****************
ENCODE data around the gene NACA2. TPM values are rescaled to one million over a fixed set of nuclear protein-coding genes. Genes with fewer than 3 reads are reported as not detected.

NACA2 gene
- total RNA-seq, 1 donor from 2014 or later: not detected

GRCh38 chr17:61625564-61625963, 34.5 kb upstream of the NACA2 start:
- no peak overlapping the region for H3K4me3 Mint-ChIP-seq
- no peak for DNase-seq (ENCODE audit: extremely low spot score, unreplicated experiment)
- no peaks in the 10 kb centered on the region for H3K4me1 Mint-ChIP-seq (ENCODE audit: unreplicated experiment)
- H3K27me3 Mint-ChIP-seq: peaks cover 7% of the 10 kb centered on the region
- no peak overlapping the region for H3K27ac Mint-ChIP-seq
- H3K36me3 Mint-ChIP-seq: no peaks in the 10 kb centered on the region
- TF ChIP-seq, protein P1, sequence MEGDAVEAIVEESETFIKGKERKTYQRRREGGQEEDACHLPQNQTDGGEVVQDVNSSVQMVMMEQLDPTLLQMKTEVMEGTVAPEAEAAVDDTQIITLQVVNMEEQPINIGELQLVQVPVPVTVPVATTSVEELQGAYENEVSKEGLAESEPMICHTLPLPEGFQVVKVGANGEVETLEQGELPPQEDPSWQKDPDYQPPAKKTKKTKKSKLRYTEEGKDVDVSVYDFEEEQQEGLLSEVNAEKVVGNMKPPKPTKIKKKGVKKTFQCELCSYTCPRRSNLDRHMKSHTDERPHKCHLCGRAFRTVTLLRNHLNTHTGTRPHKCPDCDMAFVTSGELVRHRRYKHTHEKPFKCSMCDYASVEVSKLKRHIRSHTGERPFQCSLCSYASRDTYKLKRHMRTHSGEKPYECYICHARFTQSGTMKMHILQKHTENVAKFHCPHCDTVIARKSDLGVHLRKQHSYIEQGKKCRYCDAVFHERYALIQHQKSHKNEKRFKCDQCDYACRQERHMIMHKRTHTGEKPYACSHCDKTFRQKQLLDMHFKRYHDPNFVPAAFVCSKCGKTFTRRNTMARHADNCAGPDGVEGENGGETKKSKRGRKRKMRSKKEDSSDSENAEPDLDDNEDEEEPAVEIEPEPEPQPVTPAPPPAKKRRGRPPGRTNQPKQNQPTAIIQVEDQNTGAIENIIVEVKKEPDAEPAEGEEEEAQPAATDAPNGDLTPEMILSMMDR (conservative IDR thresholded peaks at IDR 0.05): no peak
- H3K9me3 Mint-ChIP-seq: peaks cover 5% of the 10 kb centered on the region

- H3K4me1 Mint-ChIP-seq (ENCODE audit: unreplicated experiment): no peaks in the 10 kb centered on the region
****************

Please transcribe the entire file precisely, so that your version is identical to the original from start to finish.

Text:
ENCODE data around the gene NACA2. TPM values are rescaled to one million over a fixed set of nuclear protein-coding genes. Genes with fewer than 3 reads are reported as not detected.

NACA2 gene
- total RNA-seq, 1 donor from 2014 or later: not detected

GRCh38 chr17:61625564-61625963, 34.5 kb upstream of the NACA2 start:
- no peak overlapping the region for H3K4me3 Mint-ChIP-seq
- no peak for DNase-seq (ENCODE audit: extremely low spot score, unreplicated experiment)
- no peaks in the 10 kb centered on the region for H3K4me1 Mint-ChIP-seq (ENCODE audit: unreplicated experiment)
- H3K27me3 Mint-ChIP-seq: peaks cover 7% of the 10 kb centered on the region
- no peak overlapping the region for H3K27ac Mint-ChIP-seq
- H3K36me3 Mint-ChIP-seq: no peaks in the 10 kb centered on the region
- TF ChIP-seq, protein P1, sequence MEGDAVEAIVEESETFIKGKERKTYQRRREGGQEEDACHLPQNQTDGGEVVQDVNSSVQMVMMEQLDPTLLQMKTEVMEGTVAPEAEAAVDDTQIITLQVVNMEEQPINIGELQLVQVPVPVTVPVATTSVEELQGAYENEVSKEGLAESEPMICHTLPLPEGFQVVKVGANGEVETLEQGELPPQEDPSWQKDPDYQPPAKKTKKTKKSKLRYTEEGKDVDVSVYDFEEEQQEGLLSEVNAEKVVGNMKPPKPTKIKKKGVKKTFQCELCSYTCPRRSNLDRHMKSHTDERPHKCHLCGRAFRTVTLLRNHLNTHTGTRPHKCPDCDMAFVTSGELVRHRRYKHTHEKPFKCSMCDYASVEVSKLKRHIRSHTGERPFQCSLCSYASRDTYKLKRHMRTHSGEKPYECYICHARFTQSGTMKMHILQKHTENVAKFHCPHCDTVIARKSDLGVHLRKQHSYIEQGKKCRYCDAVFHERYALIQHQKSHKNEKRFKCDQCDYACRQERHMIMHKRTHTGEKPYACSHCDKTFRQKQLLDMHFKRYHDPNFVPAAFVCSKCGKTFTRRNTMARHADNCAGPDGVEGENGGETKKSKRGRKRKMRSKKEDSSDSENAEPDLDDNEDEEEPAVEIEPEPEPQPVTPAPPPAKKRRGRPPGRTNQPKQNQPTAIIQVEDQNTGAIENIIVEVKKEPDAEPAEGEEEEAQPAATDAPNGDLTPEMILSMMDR (conservative IDR thresholded peaks at IDR 0.05): no peak
- H3K9me3 Mint-ChIP-seq: peaks cover 5% of the 10 kb centered on the region

- H3K4me1 Mint-ChIP-seq (ENCODE audit: unreplicated experiment): no peaks in the 10 kb centered on the region